• Chromosome 11: possible gene loss on both chromosome arms are suggested by LOH studies, at 11p15 and 11q23; identities of the genes have yet to be determined
  • Chromosome 17: G-banding and LOH studies have shown the nonrandom loss of 17q, where the P53 gene is situated (at 17p13.3); mutations or loss of this gene are, however, relatively infrequent compared with other types of tumour, perhaps because there is instead interaction between p53 protein and the HPV E6 viral gene in most carcinomas of the cervix; indeed, p53 appears to be more frequently mutated in HPV-negative tumours

    Role of HPV: types 16 and 18 are associated with about 70% of cervical carcinomas (other high-risk types include 31, 33, 35, 39, 51, 52, and 56); these high-risk types are often demonstrable in the moderate and severe stages of preinvasive malignancy (CIN II and III); in these lesions they are commonly situated extrachromosomally while in carcinomas they are integrated into chromosomes at random locations, where they undergo disruption of the HPV E2 viral transcriptional regulatory protein; integration may thereby provide a selective advantage resulting in uncontrolled cellular proliferation leading to aneuploidy;
    it has recently been shown that a single finding of HPV DNA in a Pap smear from healthy women confers an increased risk of future invasive carcinoma that is positive for the same type of virus. Another recent study suggests that integration of high-risk HPV DNA in cervical swabs or tissue removed from patients with CIN II or III strongly suggests that progression to carcinoma will occur

  • Bibliography

    Cytogenetics of carcinoma of the cervix uteri: a review.
    Atkin NB
    Cancer genetics and cytogenetics. 1997 ; 95 (1) : 33-39.
    PMID 9140451
     
    Cancer of the uterine cervix.
    Cannistra SA, Niloff JM
    The New England journal of medicine. 1996 ; 334 (16) : 1030-1038.
    PMID 8598842
     
    Prognostic value of genomic alterations in invasive cervical squamous cell carcinoma of clinical stage IB detected by comparative genomic hybridization.
    Dellas A, Torhorst J, Jiang F, Proffitt J, Schultheiss E, Holzgreve W, Sauter G, Mihatsch MJ, Moch H
    Cancer research. 1999 ; 59 (14) : 3475-3479.
    PMID 10416613
     
    Gain of chromosome 3q defines the transition from severe dysplasia to invasive carcinoma of the uterine cervix.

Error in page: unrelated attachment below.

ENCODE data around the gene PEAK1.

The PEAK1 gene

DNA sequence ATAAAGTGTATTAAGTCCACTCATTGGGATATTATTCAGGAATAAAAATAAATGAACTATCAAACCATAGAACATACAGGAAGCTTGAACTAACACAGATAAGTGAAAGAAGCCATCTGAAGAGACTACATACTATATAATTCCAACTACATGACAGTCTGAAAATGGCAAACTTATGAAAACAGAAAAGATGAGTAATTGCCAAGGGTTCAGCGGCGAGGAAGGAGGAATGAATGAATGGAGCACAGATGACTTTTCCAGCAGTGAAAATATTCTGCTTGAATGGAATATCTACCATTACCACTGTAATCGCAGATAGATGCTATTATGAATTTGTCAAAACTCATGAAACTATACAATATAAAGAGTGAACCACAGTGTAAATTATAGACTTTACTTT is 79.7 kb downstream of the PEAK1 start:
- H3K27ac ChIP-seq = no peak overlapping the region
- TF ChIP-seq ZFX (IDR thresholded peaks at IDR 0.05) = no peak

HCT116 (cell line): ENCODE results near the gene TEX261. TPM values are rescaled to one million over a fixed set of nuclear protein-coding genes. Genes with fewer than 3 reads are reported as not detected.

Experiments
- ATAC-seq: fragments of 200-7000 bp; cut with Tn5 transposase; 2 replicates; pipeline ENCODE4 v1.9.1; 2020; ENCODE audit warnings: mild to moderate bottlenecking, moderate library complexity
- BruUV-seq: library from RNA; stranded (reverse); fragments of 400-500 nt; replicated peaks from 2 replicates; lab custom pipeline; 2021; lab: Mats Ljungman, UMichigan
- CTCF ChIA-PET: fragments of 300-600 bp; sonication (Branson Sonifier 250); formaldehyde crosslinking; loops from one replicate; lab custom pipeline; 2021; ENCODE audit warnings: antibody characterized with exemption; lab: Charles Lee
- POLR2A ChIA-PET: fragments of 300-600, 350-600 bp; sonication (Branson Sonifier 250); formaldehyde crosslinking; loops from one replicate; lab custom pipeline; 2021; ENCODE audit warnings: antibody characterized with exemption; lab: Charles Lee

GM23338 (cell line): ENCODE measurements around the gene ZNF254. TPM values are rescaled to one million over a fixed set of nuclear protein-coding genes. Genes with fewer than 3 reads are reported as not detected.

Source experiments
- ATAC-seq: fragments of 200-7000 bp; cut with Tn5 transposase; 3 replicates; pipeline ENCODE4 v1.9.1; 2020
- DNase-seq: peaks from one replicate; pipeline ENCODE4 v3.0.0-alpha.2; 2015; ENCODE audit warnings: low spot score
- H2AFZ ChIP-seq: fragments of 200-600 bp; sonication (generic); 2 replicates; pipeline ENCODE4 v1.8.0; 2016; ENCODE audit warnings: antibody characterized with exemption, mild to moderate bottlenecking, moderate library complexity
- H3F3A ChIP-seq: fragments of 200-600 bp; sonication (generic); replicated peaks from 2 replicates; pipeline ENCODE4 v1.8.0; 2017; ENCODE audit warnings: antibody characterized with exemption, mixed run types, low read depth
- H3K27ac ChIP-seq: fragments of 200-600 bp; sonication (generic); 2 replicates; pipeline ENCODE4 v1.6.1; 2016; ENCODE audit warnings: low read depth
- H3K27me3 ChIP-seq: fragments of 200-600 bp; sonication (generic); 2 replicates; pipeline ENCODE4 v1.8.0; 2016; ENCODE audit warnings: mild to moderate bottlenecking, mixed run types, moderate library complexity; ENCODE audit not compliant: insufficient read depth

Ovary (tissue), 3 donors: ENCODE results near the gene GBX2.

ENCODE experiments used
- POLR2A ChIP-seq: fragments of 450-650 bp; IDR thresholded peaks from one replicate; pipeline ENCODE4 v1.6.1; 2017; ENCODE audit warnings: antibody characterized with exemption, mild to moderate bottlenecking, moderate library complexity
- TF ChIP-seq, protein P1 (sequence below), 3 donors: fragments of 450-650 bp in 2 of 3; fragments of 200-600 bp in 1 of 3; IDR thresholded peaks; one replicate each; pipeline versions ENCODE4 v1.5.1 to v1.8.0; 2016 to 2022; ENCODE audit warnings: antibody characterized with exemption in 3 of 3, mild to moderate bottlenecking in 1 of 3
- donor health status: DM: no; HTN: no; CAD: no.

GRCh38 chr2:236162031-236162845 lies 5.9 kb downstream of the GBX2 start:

Heselmeyer K, Schröck E, du Manoir S, Blegen H, Shah K, Steinbeck R, Auer G, Ried T
    Proceedings of the National Academy of Sciences of the United States of America. 1996 ; 93 (1) : 479-484.
    PMID 8552665
     
    Role of the human papillomaviruses in human cancer.
    Howley PM
    Cancer research. 1991 ; 51 (18 Suppl) : 5019s-5022s.
    PMID 1653110
     
    Loss of heterozygosity for defined regions on chromosomes 3, 11 and 17 in carcinomas of the uterine cervix.
    Kersemaekers AM, Hermans J, Fleuren GJ, van de Vijver MJ
    British journal of cancer. 1998 ; 77 (2) : 192-200.
    PMID 9460988
     
    Comparative genomic hybridization reveals a recurrent pattern of chromosomal aberrations in severe dysplasia/carcinoma in situ of the cervix and in advanced-stage cervical carcinoma.
    Kirchhoff M, Rose H, Petersen BL, Maahr J, Gerdes T, Lundsteen C, Bryndorf T, Kryger-Baggesen N, Christensen L, Engelholm SA, Philip J
    Genes, chromosomes & cancer. 1999 ; 24 (2) : 144-150.
    PMID 9885981
     
    Detection of high-risk cervical intraepithelial neoplasia and cervical cancer by amplification of transcripts derived from integrated papillomavirus oncogenes.
    Klaes R, Woerner SM, Ridder R, Wentzensen N, Duerst M, Schneider A, Lotz B, Melsheimer P, von Knebel Doeberitz M
    Cancer research. 1999 ; 59 (24) : 6132-6136.
    PMID 10626803
     
    The molecular genetics of cervical carcinoma.
    Lazo PA
    British journal of cancer. 1999 ; 80 (12) : 2008-2018.
    PMID 10471054
     
    Genetic deletion and human papillomavirus infection in cervical cancer: loss of heterozygosity sites at 3p and 5p are important genetic events.